Notes from Glen Ellen: The Bucket Brigade and Bill Murray

A century ago, the Glen Ellen Volunteer Fire Department was simply a bucket brigade.

The first fire truck was a 1924 Model T. Automobiles were so scarce on Glen Ellen’s dirt streets in the 1920s that former Glen Ellen fire chief Bill Meglen, in “Childhood Memories of Glen Ellen,” recalls his mother had to teach some firefighters how to drive the new truck and, at times, drove the firetruck to fires herself. It was paid for with donations from the local Women’s Club, donation jars, bingo games at Mayflower Hall, dances held in the Chauvet Hotel and Forty-niner Day celebrations.

Volunteers back then were called by phone or word of mouth. Until the 1970s, when county dispatchers were organized, according to Chief Peter van Fleet, housewives would have “fire phones” at home to call in volunteers. Years later, volunteers were summoned from home by the cry of the powerful siren mounted on the roof of the current firehouse. Later, pagers and, more recently, cell phones mustered volunteers from their beds. Now there are professional firefighters on duty 24 hours a day at the firehouse, and nearly two years after the 2017 wildfires, Glen Ellen is grateful.

The first place the early trucks were kept was a garage behind the Poppe store. Then, a property just north of the Garden Court Cafe on Glen Ellen Avenue (now Arnold Drive) was the firehouse. The third place is the current firehouse built in 1968 on the curve where Arnold swings to the right on its way up to Highway 12.

Several Glen Ellen families have been part of the fire service for generations. The Derickson family on Sonoma Mountain has a station on their property where a fire truck is housed for a fast response to a Sonoma Mountain burn. Jim Norrbom, his son Bob, and grandson Bobbie Norrbom, Jr. have all been firefighters. The Meglens were active in the early days, and more.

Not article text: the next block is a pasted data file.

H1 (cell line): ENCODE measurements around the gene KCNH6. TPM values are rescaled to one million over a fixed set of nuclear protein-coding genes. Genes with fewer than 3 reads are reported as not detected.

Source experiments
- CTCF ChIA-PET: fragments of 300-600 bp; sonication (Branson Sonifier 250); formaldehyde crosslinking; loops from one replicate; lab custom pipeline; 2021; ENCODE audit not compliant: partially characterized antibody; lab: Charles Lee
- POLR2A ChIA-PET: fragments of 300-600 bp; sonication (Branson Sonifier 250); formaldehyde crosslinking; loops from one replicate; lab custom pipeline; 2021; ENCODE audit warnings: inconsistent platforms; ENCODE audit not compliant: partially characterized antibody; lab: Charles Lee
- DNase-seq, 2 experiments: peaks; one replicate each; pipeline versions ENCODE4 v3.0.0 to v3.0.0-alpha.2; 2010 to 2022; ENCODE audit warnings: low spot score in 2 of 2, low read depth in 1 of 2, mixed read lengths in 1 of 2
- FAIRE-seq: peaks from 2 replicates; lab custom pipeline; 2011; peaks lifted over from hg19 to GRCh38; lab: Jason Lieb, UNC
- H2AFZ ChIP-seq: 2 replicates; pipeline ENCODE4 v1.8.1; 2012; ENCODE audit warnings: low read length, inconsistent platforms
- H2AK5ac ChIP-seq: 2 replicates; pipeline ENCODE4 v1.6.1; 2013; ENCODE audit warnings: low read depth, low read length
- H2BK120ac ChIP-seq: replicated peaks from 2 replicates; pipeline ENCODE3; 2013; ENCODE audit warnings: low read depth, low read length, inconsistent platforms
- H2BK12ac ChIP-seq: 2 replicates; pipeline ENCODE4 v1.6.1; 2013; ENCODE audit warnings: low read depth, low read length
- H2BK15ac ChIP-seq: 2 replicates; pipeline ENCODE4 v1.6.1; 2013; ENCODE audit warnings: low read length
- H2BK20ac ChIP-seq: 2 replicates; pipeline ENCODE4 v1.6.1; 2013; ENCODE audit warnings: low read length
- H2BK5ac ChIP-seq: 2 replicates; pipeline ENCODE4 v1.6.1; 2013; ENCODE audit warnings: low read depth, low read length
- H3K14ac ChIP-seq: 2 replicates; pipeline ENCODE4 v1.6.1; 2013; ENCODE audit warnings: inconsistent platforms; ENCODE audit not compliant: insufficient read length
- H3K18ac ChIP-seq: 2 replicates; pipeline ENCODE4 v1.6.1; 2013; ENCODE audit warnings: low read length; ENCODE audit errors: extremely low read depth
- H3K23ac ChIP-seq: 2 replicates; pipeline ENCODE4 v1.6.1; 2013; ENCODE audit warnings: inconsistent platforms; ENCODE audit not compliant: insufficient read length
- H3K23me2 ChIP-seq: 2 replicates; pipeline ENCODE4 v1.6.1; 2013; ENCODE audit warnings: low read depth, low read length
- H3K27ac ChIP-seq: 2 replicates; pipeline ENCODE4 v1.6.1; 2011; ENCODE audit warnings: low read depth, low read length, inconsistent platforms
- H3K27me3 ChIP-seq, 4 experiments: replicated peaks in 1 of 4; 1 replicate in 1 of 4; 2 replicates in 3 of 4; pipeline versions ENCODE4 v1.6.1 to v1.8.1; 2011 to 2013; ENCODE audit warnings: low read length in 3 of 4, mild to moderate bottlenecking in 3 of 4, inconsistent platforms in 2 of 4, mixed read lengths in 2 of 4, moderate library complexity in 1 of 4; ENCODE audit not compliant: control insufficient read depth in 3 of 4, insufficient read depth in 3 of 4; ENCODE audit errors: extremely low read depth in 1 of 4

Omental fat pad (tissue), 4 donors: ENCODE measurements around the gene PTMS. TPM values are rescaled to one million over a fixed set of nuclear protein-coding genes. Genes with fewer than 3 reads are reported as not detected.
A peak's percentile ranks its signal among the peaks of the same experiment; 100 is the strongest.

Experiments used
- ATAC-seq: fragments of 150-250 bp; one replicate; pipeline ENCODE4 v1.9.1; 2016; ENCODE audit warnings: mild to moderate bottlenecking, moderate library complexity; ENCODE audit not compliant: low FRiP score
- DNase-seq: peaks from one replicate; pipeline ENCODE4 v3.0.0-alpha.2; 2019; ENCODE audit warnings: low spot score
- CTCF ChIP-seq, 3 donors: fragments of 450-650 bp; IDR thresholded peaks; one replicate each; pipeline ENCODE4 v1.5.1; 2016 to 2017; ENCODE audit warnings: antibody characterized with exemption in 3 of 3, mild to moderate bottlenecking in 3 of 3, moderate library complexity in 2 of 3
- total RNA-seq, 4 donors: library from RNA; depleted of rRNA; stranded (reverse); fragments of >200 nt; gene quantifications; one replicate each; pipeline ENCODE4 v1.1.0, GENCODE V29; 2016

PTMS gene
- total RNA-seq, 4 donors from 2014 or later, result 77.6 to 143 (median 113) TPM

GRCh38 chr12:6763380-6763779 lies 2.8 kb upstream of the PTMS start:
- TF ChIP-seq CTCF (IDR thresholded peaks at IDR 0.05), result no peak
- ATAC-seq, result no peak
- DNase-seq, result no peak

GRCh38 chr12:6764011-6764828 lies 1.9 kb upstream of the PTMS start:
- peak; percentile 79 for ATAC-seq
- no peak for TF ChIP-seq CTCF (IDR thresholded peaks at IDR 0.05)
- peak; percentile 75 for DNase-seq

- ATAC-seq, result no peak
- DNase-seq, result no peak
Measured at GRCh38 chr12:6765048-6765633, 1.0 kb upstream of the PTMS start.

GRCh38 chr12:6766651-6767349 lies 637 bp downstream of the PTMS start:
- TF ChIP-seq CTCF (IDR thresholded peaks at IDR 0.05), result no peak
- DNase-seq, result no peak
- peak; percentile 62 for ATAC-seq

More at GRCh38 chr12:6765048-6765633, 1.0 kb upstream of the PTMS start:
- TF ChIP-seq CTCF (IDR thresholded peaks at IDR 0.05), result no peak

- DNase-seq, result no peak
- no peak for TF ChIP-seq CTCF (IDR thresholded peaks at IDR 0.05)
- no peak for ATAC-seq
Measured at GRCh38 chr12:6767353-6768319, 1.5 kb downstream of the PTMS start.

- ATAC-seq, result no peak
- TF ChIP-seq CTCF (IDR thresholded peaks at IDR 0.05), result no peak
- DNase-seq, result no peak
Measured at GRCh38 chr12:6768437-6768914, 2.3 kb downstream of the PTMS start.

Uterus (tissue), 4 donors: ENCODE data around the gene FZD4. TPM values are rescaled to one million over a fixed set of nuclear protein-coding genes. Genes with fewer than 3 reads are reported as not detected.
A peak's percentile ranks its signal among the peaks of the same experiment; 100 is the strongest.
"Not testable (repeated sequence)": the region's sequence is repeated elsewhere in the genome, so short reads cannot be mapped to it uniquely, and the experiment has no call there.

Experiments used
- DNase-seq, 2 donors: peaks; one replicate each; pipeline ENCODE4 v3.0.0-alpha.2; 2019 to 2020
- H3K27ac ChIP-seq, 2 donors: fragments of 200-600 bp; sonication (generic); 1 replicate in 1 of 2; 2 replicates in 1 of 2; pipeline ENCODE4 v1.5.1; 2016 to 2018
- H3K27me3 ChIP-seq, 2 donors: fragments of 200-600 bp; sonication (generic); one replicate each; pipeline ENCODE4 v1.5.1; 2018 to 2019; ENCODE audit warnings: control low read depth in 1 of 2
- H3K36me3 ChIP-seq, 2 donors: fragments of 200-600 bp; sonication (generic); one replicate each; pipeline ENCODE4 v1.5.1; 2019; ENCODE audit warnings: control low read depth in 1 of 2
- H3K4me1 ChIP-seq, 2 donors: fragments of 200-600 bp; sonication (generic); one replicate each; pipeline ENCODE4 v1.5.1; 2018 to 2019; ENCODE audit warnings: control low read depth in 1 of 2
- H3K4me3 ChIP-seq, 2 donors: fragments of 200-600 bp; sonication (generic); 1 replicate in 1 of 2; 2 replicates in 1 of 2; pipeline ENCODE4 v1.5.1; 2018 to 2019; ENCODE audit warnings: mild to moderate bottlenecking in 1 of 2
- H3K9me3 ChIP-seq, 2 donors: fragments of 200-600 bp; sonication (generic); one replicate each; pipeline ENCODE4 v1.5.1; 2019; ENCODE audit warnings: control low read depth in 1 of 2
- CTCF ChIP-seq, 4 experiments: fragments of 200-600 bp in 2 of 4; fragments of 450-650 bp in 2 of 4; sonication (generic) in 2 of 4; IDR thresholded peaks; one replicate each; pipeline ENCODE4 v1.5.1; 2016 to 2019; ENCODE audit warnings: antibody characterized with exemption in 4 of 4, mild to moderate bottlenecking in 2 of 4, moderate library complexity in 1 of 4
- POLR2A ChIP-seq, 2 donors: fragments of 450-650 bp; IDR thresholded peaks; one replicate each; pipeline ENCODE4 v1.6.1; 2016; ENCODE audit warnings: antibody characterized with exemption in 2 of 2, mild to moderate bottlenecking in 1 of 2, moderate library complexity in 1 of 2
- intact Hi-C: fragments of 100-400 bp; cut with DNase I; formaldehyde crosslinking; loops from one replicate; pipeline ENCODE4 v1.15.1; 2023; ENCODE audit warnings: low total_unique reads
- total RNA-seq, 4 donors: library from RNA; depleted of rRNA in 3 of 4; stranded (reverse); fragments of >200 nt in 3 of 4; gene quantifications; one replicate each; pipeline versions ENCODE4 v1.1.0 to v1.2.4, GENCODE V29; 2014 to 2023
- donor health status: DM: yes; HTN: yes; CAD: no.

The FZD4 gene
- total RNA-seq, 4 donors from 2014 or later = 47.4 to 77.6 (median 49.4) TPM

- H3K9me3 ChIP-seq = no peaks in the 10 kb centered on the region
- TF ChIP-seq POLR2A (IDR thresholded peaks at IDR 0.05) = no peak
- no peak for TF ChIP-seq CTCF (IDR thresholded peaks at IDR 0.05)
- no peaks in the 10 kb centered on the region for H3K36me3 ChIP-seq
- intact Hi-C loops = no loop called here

The firehouse has been the heart of social activities for decades in Glen Ellen. In May, the Mother’s Day Breakfast is held in the engine bay, while parents and kids flip pancakes, scramble eggs and fry bacon.

Every spring, eggs are dyed in pastel colors behind the station to be hidden in the high spring grass at Dunbar Elementary School for the eager egg-hunters to pursue Easter morning.

The Firefighters Barbecue and Dance is held every summer, including last Saturday, June 29. Festive lights are scalloped above the many long tables on the firehouse apron while bands play in the engine bay, and grilled ribs are relished. People have danced here since 1939 and it is the longest-running firehouse event in the Sonoma Valley.

Finally, one of the favorite booths at the Glen Ellen Village Fair is the Firemen’s Beer Booth. Lagunitas donates the suds, and a good time is had by all.

The first chief of the Glen Ellen Fire Department was Julius Pancrazi and then Ralph Horne. Bill Meglen was third, followed by Jim Norrbom.

In June, Glen Ellen lost one of its star fire chiefs. William (Bill) Murray was 90. Murray was impressive. With his beautiful white hair, impeccable dress and warm demeanor, he was the epitome of a gentleman. He and his wife Nancy moved from San Francisco to Sonoma Mountain following his retirement after 30 years at the San Francisco Fire District. He was then convinced by out-going Chief Win Smith to serve another 20 in Glen Ellen. Always elegant, Murray treated his volunteer firefighters with respect and encouragement. Never arrogant, he was a man of class and kindness.

Among other innovations, according to Chief Matt Atkinson, Murray standardized the panels in all the engines, so that no matter which engine firefighters found themselves in, they would know the location of the pump controls. He also renovated the firehouse to be energy-efficient.

There are two portraits by Bill Sweeney of honored chiefs in the firehouse. One is of local boy Win Smith. The other is of Bill Murray.

Above all, Murray was respected by the men working under him for his support, and appreciation of the young volunteers he trained. It was known in San Francisco and Glen Ellen, as Ritch Foster shared, that if you were “Bill Murray-trained” you had status, as you had been trained by the best.

As Fire Captain Jim Kracke says, “He was a hell of a guy.”

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